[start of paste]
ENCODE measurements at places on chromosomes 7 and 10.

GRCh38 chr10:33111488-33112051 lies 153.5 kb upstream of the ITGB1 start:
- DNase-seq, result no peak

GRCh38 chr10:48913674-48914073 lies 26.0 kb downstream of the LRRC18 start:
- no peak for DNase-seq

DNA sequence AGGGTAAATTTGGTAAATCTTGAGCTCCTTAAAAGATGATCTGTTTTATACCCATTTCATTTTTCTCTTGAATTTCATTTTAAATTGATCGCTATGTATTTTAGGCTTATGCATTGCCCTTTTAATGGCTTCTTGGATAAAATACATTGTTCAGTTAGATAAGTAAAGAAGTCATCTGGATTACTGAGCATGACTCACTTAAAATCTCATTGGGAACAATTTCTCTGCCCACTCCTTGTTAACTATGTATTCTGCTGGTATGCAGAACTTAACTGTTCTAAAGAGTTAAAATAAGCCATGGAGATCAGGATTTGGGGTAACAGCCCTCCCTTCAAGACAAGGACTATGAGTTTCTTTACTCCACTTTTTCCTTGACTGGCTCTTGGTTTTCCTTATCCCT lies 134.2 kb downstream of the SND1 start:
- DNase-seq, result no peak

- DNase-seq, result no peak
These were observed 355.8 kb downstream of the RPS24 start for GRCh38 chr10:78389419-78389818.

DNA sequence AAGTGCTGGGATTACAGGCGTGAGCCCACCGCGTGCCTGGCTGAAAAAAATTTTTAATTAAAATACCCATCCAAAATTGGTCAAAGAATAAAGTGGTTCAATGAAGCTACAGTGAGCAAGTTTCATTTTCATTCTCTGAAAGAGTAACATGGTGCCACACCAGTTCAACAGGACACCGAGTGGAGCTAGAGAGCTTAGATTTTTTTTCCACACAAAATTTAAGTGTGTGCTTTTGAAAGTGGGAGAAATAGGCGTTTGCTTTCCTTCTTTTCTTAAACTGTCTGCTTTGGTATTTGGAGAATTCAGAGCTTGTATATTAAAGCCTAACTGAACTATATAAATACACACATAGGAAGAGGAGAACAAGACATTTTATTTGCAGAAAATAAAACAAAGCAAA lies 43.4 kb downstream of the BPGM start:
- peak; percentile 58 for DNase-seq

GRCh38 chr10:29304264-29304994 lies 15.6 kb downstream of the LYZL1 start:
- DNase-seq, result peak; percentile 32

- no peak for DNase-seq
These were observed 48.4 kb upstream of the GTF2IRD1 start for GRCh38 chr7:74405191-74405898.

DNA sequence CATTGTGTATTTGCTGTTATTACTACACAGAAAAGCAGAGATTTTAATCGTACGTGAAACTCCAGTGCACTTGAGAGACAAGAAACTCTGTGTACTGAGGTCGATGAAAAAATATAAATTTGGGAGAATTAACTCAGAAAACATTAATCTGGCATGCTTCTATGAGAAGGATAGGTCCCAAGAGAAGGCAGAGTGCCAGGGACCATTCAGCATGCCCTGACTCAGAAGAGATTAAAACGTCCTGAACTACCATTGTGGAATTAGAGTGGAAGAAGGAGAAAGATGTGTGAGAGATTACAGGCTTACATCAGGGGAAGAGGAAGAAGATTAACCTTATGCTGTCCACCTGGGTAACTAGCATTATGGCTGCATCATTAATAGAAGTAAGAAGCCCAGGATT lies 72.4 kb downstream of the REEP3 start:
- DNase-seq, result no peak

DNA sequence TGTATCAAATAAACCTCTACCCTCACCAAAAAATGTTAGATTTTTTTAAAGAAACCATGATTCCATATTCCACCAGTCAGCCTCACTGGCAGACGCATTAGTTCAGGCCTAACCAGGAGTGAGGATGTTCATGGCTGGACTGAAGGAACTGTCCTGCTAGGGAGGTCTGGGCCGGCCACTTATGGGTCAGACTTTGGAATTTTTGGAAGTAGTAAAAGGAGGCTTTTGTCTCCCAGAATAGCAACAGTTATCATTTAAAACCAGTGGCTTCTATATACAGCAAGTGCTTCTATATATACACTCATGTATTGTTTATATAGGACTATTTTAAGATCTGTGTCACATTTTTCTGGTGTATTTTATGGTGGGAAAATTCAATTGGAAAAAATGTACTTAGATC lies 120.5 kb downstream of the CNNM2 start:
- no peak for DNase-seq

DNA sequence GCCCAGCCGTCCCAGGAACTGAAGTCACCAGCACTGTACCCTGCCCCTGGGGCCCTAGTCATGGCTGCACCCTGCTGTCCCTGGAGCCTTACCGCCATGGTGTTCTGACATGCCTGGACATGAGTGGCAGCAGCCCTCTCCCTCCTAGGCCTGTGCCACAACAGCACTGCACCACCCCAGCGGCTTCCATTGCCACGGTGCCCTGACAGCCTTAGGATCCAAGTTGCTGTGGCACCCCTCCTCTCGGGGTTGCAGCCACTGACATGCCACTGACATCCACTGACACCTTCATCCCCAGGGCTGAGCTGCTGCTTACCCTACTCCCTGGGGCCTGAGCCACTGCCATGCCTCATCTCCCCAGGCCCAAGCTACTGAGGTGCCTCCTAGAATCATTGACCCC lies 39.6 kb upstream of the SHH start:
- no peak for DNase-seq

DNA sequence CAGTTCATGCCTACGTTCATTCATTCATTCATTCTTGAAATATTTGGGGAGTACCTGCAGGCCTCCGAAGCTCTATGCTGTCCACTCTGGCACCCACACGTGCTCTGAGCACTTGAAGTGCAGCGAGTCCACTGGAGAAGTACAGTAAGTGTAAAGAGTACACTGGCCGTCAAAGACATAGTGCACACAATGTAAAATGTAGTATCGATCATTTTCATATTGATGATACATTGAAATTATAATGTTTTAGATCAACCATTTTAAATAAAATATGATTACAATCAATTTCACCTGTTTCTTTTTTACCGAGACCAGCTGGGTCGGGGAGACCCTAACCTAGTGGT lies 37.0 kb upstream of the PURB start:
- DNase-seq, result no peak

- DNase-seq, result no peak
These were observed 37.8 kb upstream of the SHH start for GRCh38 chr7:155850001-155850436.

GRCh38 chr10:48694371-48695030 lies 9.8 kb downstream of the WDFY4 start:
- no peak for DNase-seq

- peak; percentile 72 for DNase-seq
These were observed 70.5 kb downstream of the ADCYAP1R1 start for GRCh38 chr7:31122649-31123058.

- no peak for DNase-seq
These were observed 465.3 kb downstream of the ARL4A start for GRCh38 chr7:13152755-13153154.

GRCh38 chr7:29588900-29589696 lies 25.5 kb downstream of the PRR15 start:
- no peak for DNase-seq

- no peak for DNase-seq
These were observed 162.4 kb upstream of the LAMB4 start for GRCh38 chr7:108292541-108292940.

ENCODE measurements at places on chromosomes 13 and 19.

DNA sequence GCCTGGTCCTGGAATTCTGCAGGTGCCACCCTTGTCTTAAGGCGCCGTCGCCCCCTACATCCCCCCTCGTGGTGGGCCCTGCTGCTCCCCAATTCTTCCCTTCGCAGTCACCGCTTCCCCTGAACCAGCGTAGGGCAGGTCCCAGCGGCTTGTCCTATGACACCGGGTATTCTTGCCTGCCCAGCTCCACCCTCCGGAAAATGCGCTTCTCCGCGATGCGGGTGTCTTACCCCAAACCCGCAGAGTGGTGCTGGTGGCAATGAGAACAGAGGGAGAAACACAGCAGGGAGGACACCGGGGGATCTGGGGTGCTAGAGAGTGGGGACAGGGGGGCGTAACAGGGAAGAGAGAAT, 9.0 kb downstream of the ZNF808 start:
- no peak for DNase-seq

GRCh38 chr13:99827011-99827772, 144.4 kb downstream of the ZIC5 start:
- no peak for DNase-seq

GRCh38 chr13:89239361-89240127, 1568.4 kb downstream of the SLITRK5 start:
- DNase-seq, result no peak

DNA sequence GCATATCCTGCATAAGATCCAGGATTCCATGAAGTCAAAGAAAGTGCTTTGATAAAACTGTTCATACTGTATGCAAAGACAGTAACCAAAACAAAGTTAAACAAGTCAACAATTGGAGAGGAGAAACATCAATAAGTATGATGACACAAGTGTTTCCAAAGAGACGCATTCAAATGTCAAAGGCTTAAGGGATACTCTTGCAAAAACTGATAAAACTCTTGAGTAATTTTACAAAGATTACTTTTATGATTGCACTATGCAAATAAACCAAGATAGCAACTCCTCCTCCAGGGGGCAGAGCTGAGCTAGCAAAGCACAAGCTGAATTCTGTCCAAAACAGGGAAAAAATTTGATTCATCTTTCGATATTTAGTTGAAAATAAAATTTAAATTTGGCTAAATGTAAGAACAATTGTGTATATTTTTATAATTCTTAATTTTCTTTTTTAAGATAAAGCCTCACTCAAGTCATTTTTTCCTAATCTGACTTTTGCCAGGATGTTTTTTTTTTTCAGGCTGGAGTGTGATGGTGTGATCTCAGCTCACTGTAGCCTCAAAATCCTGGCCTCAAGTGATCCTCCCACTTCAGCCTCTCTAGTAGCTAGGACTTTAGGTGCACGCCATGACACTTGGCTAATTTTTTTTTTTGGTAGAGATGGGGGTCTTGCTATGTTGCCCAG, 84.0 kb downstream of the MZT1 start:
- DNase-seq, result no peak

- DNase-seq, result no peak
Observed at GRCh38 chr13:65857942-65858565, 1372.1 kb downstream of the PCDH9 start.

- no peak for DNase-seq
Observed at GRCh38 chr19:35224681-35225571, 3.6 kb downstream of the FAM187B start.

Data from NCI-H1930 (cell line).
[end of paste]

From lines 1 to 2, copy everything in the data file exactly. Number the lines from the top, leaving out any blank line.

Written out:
ENCODE measurements at places on chromosomes 7 and 10.

GRCh38 chr10:33111488-33112051 lies 153.5 kb upstream of the ITGB1 start: